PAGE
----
Another thing I'm passionate about is education. We need to make sure we're paying our teachers fairly. Right now in Virginia, we're about $9,000 below the national average, and it means that teachers are literally fleeing the state and going to other places. That was critical in my own story. The reason I got to go to college in William and Mary, and then Oxford, and became a civil rights attorney and worked for president Obama was because I had a good public school education. And I don't want to be the exception on that front.
I would also say the environment is a huge issue here. We are a district that sits at sea level, and the environment is critical to our economy, our way of life, and public health. Everyone deserves to have clean air, clean water. And we also have potential to be a leader in clean energy in Virginia if we just seize the moment and pass some policy.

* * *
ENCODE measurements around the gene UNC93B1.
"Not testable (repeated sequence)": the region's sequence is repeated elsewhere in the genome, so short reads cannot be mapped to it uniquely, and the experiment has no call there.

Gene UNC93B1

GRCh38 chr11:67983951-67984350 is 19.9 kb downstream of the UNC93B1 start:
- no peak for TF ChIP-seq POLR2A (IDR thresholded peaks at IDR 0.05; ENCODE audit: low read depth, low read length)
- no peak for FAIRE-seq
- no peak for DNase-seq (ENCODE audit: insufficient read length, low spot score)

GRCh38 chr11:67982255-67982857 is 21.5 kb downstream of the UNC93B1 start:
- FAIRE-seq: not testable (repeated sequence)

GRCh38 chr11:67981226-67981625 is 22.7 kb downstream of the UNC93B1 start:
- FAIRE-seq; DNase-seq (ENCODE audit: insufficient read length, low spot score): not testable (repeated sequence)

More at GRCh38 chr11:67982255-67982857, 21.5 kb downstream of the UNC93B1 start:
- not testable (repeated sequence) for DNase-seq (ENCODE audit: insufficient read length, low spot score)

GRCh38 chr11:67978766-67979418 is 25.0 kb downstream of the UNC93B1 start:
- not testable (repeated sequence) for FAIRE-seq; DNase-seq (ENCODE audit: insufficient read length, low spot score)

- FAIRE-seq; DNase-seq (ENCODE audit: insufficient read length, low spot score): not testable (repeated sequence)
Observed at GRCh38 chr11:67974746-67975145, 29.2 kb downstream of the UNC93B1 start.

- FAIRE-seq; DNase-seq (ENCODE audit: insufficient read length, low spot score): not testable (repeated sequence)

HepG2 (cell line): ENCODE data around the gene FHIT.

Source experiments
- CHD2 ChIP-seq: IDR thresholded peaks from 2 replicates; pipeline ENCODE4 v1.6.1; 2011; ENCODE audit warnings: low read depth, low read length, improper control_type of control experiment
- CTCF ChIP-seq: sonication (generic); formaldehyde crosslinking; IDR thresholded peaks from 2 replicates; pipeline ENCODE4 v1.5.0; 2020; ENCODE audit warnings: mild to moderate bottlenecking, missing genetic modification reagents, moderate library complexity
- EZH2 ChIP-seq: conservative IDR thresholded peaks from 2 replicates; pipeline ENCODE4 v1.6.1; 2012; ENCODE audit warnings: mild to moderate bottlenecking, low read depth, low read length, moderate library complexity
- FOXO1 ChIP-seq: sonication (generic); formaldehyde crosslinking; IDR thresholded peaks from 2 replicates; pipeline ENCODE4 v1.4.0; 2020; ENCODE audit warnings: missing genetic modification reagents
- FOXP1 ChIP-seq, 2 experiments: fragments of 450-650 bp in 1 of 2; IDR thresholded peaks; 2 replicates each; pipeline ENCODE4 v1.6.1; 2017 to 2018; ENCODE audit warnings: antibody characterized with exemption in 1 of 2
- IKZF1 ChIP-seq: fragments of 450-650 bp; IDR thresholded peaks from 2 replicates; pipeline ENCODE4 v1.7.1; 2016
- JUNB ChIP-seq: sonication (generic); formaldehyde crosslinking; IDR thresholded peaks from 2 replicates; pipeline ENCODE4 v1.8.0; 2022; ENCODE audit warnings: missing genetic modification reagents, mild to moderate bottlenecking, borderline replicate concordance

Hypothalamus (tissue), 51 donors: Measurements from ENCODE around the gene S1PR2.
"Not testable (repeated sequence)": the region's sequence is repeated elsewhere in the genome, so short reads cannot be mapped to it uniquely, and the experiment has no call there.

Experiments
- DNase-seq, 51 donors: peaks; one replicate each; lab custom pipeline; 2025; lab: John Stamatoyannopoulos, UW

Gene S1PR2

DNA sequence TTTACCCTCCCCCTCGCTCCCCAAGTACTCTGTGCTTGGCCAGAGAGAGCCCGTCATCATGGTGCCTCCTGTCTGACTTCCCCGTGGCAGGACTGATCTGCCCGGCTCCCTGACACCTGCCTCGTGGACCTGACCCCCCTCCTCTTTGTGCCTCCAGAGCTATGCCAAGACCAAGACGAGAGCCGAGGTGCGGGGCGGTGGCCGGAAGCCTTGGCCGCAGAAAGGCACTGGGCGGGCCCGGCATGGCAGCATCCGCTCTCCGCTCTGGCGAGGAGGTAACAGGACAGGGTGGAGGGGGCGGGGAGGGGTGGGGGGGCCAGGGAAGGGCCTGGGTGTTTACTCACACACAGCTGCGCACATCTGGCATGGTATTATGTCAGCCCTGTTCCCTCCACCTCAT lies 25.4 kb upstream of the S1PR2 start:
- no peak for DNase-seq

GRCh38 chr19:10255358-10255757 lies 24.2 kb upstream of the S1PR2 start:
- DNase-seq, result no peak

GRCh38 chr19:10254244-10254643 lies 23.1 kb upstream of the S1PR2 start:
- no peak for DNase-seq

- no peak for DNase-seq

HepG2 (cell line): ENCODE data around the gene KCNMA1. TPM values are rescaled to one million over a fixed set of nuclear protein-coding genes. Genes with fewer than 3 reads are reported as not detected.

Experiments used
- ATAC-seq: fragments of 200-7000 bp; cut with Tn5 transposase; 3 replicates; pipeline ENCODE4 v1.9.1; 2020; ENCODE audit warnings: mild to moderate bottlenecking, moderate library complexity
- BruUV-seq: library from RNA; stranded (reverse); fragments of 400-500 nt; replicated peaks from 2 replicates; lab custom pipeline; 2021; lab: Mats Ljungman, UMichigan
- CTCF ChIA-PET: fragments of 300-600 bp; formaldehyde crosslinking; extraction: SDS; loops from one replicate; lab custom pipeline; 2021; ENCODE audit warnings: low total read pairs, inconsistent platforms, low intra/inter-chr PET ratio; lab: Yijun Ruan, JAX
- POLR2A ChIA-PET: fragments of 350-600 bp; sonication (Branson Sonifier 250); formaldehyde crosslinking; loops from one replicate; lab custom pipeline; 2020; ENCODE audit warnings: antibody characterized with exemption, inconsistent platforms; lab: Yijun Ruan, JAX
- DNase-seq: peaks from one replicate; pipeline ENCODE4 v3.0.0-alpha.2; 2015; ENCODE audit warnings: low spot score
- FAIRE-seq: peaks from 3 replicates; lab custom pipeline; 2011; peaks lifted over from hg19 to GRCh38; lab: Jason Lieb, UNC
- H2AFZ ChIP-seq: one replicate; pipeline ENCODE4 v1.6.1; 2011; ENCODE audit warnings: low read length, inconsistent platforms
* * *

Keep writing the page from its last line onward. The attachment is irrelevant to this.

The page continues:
The Weight of the Hernandez Last Name
I'm a candidate running for public office in a really visible way in a red-to-blue district with a last name like Hernandez. And it does stand out. I'm the only candidate on the ballot with a Z in my name, which I think maybe will help people remember my name a little better. But it's different. And I think that's why it's also really important to show up and to knock on people's doors, to show my face, and to have those conversations, especially when you represent something a bit different than what's come before.
This district is incredibly diverse. We have a lot of seasonal migrant workers that work on farms on the Eastern shore, for example, and I've met with some of their kids for campaign events. There's this one nonprofit on the Eastern shore called Una Familia, and I went there to talk to their kids about what it's like to be a civil rights attorney. I do hope that they can look at someone like me and see my last name and maybe think, "Who knows? Maybe one day I can also run for office." It's not crazy. No one's going to laugh at the notion of it because these kids, honestly, they look like me when I was a little kid. And I think that's powerful. It feels important to do this.